We examined whether calves' milk intake and activity in the days after birth predict later growth and the risk of illness. Female Holstein calves ( n=130) were housed in individual pens where they were allowed ad libitum milk from birth to 5 days of age. Daily milk intakes were recorded and...

  12. The effect of lying motivation on cow behaviour

    Contributor(s):: Norring, M., Valros, A.

    Cows in dairy barns spend time standing while waiting for milking, accessing feed and entering the resting area. It has been suggested that high yielding cows may represent a trade off situation regarding eating and lying particularly in systems where there is a long waiting period before...

  13. Management and design of hospital pens relative to behavior of the compromised dairy cow: a questionnaire survey of Iowa dairy farms

    Contributor(s):: Fogsgaard, K. K., Herskin, M. S., Gorden, P. J., Timms, L. L., Shearer, J. K., Millman, S. T.

    Compromised dairy cows, such as those suffering from illness or injury, are likely to have different behavioral priorities and needs compared to healthy cows. Although hospital pens are typically required in animal welfare standards and assessment programs, there is surprisingly little...

  14. Can automated measures of lying time help assess lameness and leg lesions on tie-stall dairy farms?

    Contributor(s):: Charlton, G. L., Bouffard, V., Gibbons, J., Vasseur, E., Haley, D. B., Pellerin, D., Rushen, J., Passille, A. M. de

    The time that dairy cows spend lying down is an important measure of their comfort and lameness and injuries to hocks and knees are associated with alterations in lying time. We examined whether automated measures of lying time could identify cows and farms with problems of lameness or leg...

  15. Cattle handling pointers: stockmanship and low-stress handling

    Contributor(s):: Gill, R., Machen, R.

  16. Unusual animal behavior preceding the 2011 earthquake off the Pacific Coast of Tohoku, Japan: a way to predict the approach of large earthquakes

    Contributor(s):: Yamauchi, H., Uchiyama, H., Ohtani, N., Ohta, M.

    Unusual animal behaviors (UABs) have been observed before large earthquakes (EQs), however, their mechanisms are unclear. While information on UABs has been gathered after many EQs, few studies have focused on the ratio of emerged UABs or specific behaviors prior to EQs. On 11 March 2011, an EQ...

  17. Social networks and welfare in future animal management

    Contributor(s):: Koene, P., Ipema, B.

    It may become advantageous to keep human-managed animals in the social network groups to which they have adapted. Data concerning the social networks of farm animal species and their ancestors are scarce but essential to establishing the importance of a natural social network for farmed animal...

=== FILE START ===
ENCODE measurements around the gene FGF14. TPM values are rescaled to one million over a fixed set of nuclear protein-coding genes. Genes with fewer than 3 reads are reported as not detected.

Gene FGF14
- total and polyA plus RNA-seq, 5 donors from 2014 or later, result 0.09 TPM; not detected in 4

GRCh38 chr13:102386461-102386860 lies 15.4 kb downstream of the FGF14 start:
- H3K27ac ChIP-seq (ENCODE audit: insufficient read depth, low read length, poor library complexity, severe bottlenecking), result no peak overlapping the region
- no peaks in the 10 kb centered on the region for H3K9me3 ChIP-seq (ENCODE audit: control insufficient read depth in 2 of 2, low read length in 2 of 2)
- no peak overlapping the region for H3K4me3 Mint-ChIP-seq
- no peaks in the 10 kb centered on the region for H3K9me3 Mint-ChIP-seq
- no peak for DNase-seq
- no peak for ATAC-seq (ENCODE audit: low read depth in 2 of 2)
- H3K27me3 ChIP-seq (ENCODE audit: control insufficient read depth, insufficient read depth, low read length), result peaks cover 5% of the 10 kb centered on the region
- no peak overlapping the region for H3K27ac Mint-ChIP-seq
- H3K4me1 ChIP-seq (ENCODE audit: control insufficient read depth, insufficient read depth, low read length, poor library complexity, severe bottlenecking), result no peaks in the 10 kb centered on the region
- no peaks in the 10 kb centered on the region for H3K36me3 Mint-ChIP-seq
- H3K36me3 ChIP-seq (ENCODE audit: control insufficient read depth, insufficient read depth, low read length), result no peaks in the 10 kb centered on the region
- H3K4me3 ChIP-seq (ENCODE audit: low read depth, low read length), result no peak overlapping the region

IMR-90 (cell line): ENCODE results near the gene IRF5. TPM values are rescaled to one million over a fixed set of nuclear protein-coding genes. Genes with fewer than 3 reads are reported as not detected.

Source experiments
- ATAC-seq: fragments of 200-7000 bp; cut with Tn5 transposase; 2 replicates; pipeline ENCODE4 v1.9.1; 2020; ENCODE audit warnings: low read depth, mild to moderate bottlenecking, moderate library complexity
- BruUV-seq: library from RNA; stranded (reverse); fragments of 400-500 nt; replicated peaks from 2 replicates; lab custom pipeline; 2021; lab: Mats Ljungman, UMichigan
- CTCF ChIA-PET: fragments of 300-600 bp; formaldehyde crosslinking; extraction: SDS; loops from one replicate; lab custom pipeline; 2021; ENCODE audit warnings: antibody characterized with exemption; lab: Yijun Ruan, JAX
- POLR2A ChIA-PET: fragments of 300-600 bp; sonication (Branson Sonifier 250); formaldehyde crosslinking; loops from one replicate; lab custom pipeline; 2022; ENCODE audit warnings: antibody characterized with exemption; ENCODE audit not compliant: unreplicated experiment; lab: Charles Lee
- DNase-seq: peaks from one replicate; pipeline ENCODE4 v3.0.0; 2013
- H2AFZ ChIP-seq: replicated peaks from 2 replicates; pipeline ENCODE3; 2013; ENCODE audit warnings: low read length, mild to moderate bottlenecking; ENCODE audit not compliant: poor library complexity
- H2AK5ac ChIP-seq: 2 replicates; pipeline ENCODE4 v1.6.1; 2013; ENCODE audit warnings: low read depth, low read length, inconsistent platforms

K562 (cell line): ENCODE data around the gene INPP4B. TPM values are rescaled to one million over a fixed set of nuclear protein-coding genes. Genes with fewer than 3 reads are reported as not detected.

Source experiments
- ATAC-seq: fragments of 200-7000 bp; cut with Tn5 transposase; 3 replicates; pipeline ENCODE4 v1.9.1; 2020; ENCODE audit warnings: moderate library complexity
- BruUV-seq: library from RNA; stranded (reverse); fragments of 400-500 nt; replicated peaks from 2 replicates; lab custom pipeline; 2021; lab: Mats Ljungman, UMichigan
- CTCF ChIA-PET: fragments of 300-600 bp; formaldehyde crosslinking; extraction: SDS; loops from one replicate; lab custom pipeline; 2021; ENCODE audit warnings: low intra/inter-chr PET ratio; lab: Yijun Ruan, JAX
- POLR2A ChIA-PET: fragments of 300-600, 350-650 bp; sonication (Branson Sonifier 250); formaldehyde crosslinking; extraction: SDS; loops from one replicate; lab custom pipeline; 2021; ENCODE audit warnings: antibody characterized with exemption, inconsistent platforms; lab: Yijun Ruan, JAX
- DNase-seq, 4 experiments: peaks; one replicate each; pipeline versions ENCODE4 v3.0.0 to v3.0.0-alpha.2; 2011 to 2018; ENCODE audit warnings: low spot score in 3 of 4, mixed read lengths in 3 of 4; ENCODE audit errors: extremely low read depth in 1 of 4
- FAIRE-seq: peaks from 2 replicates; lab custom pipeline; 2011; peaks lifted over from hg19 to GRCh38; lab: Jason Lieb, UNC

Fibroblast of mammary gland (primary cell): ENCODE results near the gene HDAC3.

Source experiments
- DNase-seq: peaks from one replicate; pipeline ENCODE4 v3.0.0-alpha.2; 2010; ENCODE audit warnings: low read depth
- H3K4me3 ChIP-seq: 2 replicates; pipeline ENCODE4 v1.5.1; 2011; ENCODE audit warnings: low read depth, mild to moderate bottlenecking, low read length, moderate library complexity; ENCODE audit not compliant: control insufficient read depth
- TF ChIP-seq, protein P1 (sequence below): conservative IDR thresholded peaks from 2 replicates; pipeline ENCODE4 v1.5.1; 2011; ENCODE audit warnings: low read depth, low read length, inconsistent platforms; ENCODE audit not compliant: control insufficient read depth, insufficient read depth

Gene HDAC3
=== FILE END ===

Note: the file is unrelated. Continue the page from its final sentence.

18. Validation of a pressure sensor-based system for measuring eating, rumination and drinking behaviour of dairy cattle

    Contributor(s):: Ruuska, S., Kajava, S., Mughal, M., Zehner, N., Mononen, J.

    The main objective of our study was to validate, for dairy cows, a new pressure-based system (RumiWatch noseband sensor, Itin + Hoch GmbH, Liestal, Switzerland; RWS) that measures eating, rumination and drinking time. In experiment 1, eating, rumination and drinking time (RWS, min/h) measurements...

  19. Behavioural response of pure Ankole and crossbred (Ankole * Holstein) cows to seasonal pasture variations in south-western Uganda

    Contributor(s):: Idibu, J., Kabi, F., Mpairwe, D.

    This study evaluated the effects of season and pasture species on variations in sward composition, pasture quantity (plant-height and biomass) and quality [crude protein (CP), neutral detergent fibre (NDF) and in vitro organic matter digestibility (IVOMD)]. Behavioural responses of a group of 10...

  20. The social network structure of a dynamic group of dairy cows: from individual to group level patterns

    Contributor(s):: Boyland, N. K., Mlynski, D. T., James, R., Brent, L. J. N., Croft, D. P.

    Social relationships have been shown to significantly impact individual and group success in wild animal populations, but are largely ignored in farm animal management. There are substantial gaps in our knowledge of how farm animals respond to their social environment, which varies greatly...